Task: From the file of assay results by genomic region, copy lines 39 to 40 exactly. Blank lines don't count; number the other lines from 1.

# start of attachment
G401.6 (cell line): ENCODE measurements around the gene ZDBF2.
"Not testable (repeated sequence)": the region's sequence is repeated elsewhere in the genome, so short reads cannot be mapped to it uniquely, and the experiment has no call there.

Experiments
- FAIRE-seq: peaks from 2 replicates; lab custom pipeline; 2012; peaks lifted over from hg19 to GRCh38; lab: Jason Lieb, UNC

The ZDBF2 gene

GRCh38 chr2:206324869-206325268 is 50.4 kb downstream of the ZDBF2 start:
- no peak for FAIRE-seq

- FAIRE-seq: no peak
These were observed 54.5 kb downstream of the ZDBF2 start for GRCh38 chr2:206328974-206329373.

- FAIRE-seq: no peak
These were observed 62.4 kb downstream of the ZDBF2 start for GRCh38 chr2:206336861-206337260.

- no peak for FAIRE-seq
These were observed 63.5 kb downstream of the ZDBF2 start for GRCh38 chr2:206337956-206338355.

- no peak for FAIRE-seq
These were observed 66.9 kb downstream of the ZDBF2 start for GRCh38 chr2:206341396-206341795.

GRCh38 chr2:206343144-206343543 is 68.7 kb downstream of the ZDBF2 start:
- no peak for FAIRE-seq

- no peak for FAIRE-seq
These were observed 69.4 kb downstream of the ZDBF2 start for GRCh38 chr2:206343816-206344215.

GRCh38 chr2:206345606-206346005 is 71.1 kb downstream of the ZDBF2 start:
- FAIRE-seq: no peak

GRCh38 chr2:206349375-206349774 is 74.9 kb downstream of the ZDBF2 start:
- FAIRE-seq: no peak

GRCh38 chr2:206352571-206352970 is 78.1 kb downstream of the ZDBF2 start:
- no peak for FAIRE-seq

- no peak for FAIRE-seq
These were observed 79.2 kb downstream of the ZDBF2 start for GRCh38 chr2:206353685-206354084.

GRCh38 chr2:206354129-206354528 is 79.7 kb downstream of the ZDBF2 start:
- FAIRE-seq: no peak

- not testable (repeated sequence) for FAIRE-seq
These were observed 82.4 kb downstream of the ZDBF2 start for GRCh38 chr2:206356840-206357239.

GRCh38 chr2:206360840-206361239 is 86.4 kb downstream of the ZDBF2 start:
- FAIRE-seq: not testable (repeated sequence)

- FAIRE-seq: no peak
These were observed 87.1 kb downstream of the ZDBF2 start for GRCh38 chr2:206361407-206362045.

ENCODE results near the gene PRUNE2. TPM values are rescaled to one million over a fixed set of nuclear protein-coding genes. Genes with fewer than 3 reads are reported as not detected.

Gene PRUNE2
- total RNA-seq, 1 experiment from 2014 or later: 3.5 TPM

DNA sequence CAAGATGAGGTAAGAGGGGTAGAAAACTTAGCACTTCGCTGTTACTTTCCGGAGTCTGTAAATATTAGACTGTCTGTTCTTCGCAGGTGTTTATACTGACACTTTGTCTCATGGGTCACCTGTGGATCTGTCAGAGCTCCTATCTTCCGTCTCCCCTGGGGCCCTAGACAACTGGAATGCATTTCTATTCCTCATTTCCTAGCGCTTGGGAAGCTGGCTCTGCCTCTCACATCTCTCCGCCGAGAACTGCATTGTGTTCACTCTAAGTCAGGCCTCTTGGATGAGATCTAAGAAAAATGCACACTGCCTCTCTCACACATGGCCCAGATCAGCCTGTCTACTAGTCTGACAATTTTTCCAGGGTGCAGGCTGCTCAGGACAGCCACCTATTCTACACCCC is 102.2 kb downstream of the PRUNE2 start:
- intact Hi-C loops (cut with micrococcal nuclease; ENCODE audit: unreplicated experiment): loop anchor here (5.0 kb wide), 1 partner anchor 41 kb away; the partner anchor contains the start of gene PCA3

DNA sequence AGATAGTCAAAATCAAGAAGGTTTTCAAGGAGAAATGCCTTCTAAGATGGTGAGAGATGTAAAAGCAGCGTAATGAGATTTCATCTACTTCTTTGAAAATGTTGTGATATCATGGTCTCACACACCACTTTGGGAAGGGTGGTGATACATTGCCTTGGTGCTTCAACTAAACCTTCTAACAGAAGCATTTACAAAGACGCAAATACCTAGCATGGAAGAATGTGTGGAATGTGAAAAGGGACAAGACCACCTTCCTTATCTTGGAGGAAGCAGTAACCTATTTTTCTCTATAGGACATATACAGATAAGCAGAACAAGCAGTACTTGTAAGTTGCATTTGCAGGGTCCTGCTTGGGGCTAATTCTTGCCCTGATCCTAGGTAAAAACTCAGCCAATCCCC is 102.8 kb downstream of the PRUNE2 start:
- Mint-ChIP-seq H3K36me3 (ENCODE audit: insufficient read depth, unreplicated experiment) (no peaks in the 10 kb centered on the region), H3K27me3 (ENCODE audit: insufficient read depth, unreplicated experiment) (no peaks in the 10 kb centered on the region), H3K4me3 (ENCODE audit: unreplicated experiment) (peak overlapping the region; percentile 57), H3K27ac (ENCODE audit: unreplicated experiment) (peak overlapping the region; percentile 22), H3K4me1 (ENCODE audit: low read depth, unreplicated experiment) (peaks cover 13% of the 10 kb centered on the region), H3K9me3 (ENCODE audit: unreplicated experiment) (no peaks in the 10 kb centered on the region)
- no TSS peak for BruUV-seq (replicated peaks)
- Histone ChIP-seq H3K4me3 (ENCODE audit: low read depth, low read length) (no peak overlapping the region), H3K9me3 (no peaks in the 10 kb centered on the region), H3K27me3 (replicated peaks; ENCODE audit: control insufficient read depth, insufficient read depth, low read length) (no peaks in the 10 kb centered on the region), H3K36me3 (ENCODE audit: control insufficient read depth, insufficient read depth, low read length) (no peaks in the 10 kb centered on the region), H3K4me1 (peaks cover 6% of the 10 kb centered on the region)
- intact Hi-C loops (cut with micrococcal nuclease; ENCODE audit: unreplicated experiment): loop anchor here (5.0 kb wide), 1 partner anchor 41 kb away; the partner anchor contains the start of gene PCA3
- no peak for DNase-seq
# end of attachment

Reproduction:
DNA sequence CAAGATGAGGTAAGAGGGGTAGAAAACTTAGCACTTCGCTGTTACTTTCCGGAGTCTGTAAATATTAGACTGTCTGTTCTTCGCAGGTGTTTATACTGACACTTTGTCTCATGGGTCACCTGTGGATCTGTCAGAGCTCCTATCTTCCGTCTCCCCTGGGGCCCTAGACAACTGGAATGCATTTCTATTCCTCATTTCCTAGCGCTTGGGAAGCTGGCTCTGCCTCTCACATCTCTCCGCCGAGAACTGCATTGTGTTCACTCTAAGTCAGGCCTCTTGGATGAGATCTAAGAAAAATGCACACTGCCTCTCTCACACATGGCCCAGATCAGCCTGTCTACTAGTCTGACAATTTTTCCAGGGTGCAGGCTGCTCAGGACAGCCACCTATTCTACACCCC is 102.2 kb downstream of the PRUNE2 start:
- intact Hi-C loops (cut with micrococcal nuclease; ENCODE audit: unreplicated experiment): loop anchor here (5.0 kb wide), 1 partner anchor 41 kb away; the partner anchor contains the start of gene PCA3